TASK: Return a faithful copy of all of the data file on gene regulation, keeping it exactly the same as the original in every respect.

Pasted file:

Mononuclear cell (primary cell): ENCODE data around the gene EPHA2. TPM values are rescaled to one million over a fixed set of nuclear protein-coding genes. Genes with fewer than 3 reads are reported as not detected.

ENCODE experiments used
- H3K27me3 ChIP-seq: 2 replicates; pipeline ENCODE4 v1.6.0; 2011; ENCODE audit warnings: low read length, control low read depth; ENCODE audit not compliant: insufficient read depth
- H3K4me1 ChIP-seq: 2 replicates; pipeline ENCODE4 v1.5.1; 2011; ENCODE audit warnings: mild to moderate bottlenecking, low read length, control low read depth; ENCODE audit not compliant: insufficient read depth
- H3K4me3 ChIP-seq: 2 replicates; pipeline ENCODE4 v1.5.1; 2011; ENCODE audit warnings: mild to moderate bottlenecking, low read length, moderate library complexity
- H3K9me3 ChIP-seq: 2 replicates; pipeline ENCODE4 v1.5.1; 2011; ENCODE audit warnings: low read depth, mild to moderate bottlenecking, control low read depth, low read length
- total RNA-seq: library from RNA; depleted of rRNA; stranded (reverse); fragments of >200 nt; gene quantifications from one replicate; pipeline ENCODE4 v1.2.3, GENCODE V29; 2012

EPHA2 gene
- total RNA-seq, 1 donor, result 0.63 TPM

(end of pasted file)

Mononuclear cell (primary cell): ENCODE data around the gene EPHA2. TPM values are rescaled to one million over a fixed set of nuclear protein-coding genes. Genes with fewer than 3 reads are reported as not detected.

ENCODE experiments used
- H3K27me3 ChIP-seq: 2 replicates; pipeline ENCODE4 v1.6.0; 2011; ENCODE audit warnings: low read length, control low read depth; ENCODE audit not compliant: insufficient read depth
- H3K4me1 ChIP-seq: 2 replicates; pipeline ENCODE4 v1.5.1; 2011; ENCODE audit warnings: mild to moderate bottlenecking, low read length, control low read depth; ENCODE audit not compliant: insufficient read depth
- H3K4me3 ChIP-seq: 2 replicates; pipeline ENCODE4 v1.5.1; 2011; ENCODE audit warnings: mild to moderate bottlenecking, low read length, moderate library complexity
- H3K9me3 ChIP-seq: 2 replicates; pipeline ENCODE4 v1.5.1; 2011; ENCODE audit warnings: low read depth, mild to moderate bottlenecking, control low read depth, low read length
- total RNA-seq: library from RNA; depleted of rRNA; stranded (reverse); fragments of >200 nt; gene quantifications from one replicate; pipeline ENCODE4 v1.2.3, GENCODE V29; 2012

EPHA2 gene
- total RNA-seq, 1 donor, result 0.63 TPM